Anonymous and pseudonymous data

The Data Protection Act 2018 (which implements the General Data Protection Regulation 2016) (“UK GDPR”), applies to the ‘processing’ of ‘personal data’.

The term ‘processing’ is very broadly defined and covers almost anything that can be done with or to personal data, including accessing, transferring and storing that data (in hard copy or electronically). ‘Personal data’ are data (e.g. name, address, telephone number and email address) relating to a living person (known as the data subject) who can be identified from that data alone or in conjunction with other information in or likely to come into the possession of the controller (e.g. a company) of that data (known as the controller).

The UK GDPR recognises two other types of personal data:

  • Anonymous data is data which doesn’t identify living individuals – so it is not personal data, and therefore not subject to the UK GDPR.
  • Pseudonymised data is data that can’t be attributed to a specific individual without the use of additional information which is kept separate from it.

The UK GDPR states that “the principles of data protection should … not apply to anonymous information, namely information which does not relate to an identified or identifiable natural person or to personal data rendered anonymous in such a manner that the data subject is not or no longer identifiable. This Regulation does not therefore concern the processing of such anonymous information, including for statistical or research purposes.” However, despite this statement many view anonymised data as unsafe because even the most sophisticated techniques can be reversed or bypassed with the right data sets. Re-identification is therefore a key, and realistic, threat to anonymised data.

Pseudonymised data is referred to in much greater detail in the UK GDPR. ‘Pseudonymisation’ is defined as the ‘processing of personal data in such a manner that the personal data can no longer be attributed to a specific data subject without the use of additional information, provided that such additional information is kept separately and is subject to technical and organisational measures to ensure that the personal data are not attributed to an identified or identifiable natural person’. Thus personal data which has undergone pseudonymisation is still personal data and subject to the UK GDPR. As with anonymised data, re-identification is a key, and realistic, threat for pseudonymised data – but, unlike anonymised data, re-identification could happen in two ways:

  • a data breach might enable an attacker to acquire the key or otherwise connect the pseudonymised data to individual identities; or
  • even if the key is not acquired, an attacker may be able to identify individuals by linking (e.g. gender and date of birth) in the pseudonymous database with other available information.

If done correctly, the process of pseudonymisation can help businesses comply with the UK GDPR because it:

  • can reduce the risks to data subjects and help controllers and data processors meet their data protection obligations (it is not alone a sufficient technique to exempt data from the UK GDPR);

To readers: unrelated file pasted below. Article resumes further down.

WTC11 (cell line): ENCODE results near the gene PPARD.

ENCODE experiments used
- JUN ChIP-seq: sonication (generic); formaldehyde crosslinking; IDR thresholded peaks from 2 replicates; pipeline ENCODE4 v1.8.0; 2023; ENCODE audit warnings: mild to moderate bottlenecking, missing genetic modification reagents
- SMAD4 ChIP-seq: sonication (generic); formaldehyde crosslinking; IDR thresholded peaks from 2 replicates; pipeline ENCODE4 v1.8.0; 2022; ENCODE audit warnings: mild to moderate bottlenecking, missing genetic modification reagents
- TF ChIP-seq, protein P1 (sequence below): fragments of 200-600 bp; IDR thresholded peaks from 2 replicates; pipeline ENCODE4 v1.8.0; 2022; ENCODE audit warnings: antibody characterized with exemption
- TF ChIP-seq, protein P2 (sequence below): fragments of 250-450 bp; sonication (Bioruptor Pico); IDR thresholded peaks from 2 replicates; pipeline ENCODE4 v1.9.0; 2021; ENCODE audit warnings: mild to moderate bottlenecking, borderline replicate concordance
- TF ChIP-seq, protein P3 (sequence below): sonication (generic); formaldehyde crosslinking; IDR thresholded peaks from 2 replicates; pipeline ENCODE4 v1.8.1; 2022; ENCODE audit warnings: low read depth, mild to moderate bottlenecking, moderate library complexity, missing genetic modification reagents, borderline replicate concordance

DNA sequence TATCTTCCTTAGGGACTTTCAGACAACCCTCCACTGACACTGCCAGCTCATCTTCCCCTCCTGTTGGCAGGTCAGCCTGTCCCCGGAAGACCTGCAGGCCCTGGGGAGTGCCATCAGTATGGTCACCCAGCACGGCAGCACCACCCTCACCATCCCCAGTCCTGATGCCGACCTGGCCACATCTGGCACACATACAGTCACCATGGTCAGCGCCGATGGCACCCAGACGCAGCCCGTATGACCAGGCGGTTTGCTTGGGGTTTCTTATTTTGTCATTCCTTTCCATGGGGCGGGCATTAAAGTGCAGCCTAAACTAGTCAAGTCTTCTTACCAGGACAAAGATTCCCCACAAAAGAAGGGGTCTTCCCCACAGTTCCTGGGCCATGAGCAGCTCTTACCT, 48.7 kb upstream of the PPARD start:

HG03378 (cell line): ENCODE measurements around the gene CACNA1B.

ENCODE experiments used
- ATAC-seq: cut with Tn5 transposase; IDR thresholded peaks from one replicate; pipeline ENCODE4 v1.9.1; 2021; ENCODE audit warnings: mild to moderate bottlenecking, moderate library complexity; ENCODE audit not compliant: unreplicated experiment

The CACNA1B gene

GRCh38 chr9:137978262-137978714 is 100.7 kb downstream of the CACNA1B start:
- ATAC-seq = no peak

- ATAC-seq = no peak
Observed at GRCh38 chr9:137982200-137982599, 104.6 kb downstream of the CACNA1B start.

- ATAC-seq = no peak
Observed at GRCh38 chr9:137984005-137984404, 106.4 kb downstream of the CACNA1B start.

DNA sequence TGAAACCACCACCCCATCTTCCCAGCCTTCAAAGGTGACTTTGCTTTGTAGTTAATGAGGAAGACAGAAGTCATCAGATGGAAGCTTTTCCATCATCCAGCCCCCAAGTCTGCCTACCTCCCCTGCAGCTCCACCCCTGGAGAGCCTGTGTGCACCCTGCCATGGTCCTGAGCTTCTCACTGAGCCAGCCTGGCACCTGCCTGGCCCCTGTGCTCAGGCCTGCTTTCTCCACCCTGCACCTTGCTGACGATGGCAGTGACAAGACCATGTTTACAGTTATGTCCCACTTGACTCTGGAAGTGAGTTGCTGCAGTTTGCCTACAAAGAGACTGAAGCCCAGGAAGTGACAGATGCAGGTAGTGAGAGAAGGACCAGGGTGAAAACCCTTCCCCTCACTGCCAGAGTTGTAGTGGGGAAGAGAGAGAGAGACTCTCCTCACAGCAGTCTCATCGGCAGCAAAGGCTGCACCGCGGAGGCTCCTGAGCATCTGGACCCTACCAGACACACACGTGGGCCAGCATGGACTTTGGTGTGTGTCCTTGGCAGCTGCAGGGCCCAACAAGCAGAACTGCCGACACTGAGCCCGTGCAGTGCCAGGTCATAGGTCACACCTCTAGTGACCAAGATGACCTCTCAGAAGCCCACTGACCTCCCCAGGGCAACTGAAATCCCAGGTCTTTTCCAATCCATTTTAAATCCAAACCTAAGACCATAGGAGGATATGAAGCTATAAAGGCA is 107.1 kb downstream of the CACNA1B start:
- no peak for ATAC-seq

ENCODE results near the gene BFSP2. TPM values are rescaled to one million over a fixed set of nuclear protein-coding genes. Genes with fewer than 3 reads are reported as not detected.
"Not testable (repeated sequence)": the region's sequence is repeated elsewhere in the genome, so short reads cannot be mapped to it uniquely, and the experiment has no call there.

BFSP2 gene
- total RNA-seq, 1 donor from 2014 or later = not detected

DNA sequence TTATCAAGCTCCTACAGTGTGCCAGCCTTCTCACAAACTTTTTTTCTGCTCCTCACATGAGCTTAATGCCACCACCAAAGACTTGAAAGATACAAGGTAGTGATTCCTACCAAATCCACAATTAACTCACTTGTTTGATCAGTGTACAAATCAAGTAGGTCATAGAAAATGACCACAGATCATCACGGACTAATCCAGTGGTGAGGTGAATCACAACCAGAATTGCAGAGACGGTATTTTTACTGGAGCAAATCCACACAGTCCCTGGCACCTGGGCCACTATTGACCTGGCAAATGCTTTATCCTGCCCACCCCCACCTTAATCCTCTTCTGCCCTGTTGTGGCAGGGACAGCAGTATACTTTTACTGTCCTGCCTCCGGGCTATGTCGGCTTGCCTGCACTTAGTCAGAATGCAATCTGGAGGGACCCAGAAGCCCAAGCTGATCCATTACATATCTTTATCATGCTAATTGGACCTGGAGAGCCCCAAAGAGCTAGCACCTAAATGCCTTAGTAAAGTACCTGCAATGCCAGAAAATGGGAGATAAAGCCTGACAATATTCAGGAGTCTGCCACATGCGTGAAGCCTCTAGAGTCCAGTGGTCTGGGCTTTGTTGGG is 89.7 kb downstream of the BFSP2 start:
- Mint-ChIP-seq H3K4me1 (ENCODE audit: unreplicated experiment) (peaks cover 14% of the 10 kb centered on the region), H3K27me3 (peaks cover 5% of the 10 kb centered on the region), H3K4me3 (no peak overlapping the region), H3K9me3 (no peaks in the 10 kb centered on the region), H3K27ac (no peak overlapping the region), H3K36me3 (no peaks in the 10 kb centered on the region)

• is a central feature to the concept of privacy by design and default – pseudonymisation is a way of implementing appropriate technical and organisational measures to ensure appropriate data security;
  • allows personal data to be processed for purposes other than that for which it was originally collected;
  • could allow for relaxed data breach notification rules because pseudonymisation reduces the risks of harm to data subjects (notification of data breaches only need to made to the ICO and data subjects if the breach is likely to create a risk (high risk in the case of notification to data subjects) for the rights and freedoms of the data subject);
  • could require less strict data subject access, rectification, erasure or data portability obligations if they can no longer identify a data subject; and
  • allows greater flexibility to conduct data profiling (defined in the UK GDPR as ‘any form of automated processing of personal data consisting of the use of personal data to evaluate certain personal aspects relating to a natural person, in particular to analyse or predict aspects concerning that natural person’s performance at work, economic situation, health, personal preferences, interests, reliability, behaviour, location or movements’).

Before the UK GDPR came into force the ICO has produced a “code of practice” on anonymisation. It has not updated this code of practice for the purposes of the UK GDPR but its content is still relevant today and the ICO still recommends it as a good starting point. The ICO has yet to publish such extensive guidance on pseudonymous data.  The European Data Protection Board has also not yet issued any guidance on anonymous or pseudonymous data.

What do businesses need to do now?

Neither anonymised data nor pseudonymised data are entirely risk free. Re-identification is possible with both and businesses need to consider which is better for it. Effective and fully documented policies and procedures will need to be developed for both and staff trained.

If you would like any further information or advice on anonymisation and pseudonymisation, or the UK GDPR generally, please contact us.

Disclaimer: This article is provided for information purposes only and does not constitute legal advice. Professional legal advice should be obtained before taking or refraining from taking any action as a result of the contents of this article.